“No need to hear your voice when I can talk about you better than you can speak about yourself. No need to hear your voice. Only tell me about your pain. I want to know your story. And then I will tell it back to you in a new way. (hooks, 1990: 343)” (Briggs and Sharp, 2004, p. 665)

Formal science still represents a powerful body of knowledge, and it is still the language of authority and dominance in many development debates. Indeed, Pretty (1994: 38) has observed that ‘the trouble with normal science is that it gives credibility to opinion only when it is defined in scientific language, which may be inadequate for describing the complex and changing experiences of farmers and other actors in rural development’” (Briggs and Sharp, 2004, p. 665)

“As a result, knowledges, other than those derived from formal science, are still eyed suspiciously” (Briggs and Sharp, 2004, p. 665)

Examples of decontextualising or freezing indigenous knowledge

“Nakashima and de Guchteneire (1999) suggest that this failure will either end up preserving indigenous knowledge as an unchanging artefact of a timeless culture, or will decontextualise it, distorting it out of all recognition to those who had depended upon it for daily life. The following examples exemplify these concerns.” (Briggs and Sharp, 2004, p. 669)

“Some approaches to indigenous knowledge can lead to a freezing of traditional cultures and ways of knowing. Such treatment supports indigenous knowledge only if presented as an unchanging presence. Silvern (1995) explains how this is played out in terms of native American use of natural resource” (Briggs and Sharp, 2004, p. 669)

“missionary zeal stands in sharp contrast to the contextual approaches of many local people” (Briggs and Sharp, 2004, p. 669)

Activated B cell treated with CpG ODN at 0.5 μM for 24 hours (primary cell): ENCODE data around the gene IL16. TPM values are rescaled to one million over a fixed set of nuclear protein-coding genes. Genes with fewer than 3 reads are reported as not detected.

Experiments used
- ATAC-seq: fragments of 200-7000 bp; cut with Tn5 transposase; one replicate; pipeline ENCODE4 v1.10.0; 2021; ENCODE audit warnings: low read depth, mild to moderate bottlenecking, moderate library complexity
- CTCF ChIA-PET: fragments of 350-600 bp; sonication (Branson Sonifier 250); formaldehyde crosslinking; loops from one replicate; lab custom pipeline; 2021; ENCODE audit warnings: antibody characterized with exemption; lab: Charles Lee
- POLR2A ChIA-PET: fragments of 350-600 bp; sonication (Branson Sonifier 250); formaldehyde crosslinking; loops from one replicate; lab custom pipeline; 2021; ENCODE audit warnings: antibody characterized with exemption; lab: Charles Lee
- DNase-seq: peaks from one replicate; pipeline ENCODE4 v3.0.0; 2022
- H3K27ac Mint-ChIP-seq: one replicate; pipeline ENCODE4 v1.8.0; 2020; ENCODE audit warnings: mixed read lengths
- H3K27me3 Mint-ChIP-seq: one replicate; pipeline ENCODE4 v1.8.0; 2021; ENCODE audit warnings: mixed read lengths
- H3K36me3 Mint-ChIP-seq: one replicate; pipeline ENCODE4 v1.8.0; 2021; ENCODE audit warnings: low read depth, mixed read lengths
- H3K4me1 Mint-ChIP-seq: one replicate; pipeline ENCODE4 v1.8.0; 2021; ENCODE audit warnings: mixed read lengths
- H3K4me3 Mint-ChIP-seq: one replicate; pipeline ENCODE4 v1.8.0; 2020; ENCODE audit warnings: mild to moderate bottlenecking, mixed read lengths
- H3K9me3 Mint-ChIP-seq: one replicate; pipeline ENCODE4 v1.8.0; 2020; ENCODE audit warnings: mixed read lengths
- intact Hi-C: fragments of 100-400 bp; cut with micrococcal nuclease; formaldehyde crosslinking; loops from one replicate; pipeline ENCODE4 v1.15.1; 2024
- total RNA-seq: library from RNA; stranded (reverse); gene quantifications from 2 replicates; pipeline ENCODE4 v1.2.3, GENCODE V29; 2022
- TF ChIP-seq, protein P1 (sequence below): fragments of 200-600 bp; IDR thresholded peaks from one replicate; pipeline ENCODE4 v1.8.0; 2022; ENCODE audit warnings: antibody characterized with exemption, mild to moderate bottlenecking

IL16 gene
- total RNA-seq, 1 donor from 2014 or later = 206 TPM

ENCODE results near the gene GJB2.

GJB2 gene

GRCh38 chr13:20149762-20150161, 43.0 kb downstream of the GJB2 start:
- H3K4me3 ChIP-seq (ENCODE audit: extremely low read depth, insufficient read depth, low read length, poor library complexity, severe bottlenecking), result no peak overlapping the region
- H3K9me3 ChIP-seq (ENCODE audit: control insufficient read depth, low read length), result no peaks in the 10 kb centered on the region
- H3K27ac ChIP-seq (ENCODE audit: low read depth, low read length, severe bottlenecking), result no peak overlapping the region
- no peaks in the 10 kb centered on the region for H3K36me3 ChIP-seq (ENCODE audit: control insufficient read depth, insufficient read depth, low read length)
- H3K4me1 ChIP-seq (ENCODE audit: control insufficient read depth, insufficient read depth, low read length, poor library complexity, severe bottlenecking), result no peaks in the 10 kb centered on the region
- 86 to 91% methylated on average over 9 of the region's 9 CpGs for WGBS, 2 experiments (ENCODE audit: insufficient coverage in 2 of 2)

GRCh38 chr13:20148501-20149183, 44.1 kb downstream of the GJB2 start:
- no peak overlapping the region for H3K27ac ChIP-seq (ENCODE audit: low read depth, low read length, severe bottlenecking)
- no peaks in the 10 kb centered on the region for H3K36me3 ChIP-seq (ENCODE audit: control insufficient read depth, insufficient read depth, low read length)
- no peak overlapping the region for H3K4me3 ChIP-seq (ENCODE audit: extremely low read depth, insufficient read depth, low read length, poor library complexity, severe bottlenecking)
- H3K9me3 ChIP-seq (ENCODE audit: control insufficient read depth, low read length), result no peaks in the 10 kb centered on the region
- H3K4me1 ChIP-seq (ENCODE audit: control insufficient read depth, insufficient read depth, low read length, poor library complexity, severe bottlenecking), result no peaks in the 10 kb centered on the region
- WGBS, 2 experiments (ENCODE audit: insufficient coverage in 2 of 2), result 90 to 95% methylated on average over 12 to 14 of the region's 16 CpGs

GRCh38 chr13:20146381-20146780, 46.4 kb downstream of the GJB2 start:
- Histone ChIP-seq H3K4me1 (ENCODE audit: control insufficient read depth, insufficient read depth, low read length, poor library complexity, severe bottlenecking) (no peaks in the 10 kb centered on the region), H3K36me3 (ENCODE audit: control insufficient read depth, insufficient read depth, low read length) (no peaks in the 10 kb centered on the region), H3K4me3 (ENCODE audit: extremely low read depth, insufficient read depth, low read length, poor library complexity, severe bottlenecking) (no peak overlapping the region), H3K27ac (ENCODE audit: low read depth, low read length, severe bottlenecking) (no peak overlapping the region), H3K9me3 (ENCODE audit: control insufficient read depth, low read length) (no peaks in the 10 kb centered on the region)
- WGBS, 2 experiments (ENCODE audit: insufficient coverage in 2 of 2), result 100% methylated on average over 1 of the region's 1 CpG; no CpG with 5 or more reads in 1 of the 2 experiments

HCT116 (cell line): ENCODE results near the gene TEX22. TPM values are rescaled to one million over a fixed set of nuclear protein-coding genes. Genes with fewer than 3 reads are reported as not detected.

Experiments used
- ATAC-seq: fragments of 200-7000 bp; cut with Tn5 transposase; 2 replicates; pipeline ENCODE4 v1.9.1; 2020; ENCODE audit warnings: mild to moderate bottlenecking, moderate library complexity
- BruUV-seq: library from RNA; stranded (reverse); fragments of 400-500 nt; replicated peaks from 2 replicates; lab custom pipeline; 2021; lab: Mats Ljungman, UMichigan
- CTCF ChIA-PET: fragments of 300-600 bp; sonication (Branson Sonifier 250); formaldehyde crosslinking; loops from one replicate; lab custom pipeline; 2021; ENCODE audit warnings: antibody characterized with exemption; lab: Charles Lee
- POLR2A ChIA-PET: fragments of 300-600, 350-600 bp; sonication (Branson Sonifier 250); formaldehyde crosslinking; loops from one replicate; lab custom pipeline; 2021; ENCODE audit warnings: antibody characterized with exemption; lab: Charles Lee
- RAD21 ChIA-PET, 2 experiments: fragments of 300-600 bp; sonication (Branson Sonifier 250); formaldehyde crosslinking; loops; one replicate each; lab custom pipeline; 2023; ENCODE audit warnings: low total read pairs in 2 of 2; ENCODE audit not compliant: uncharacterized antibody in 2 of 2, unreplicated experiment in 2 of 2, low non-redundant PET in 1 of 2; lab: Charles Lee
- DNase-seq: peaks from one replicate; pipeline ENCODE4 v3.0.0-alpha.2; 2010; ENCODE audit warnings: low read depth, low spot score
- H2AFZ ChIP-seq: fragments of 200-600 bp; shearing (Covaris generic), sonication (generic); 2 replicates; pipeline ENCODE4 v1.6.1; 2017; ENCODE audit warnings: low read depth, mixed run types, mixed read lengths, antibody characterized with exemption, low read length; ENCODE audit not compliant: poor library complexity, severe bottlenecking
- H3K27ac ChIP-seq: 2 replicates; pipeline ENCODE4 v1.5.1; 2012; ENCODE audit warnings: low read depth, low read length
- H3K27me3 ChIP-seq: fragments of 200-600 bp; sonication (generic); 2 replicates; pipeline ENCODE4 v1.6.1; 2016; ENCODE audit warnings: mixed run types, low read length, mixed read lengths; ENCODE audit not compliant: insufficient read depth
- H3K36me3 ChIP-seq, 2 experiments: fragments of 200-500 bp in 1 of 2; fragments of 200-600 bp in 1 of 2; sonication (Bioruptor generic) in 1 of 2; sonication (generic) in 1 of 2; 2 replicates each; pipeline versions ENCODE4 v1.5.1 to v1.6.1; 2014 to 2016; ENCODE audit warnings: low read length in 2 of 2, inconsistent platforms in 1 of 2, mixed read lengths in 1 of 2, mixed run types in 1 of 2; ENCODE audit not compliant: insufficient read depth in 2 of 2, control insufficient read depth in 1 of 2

Such mixing of notions of conservation can lead to quite ridiculous situations, leaving people’s belief systems captured within a Westernised structure” (Briggs and Sharp, 2004, p. 669)

“Inevitably, the trees died. In these circumstances, the trees would normally be used to make charcoal because they would never again produce new wood. However, as the trees had grown within the conservation area, there was a prohibition against their use by humans. And so, in order to comply with the regulations imposed by the conservation area label, Bedouin were expected to ignore the dead trees. Unsurprisingly, Bedouin saw little logic in the formal, Western position of conservation. There was a clear cultural divide between the two rather different views of conservation” (Briggs and Sharp, 2004, p. 671)

“Thus, without imposing outside views on a population of women, ‘a methodology should be adopted that will help women to perceive the limitations that they place on themselves’ (Rowlands, 1997: 134).” (Briggs and Sharp, 2004, p. 672)

“It is important not to see indigenous knowledge as an artefact, simply something to be preserved (perhaps akin to the collection of genetic diversity) as a record of what has been lost to the seemingly inevitable march of Western science” (Briggs and Sharp, 2004, p. 673)

“Indigenous knowledges all over the world are malleable, altering in response to Western ideas and practices, but also to an ever-changing array of other ways of knowing and doing” (Briggs and Sharp, 2004, p. 673)

My Thoughts on Briggs and Sharp 2004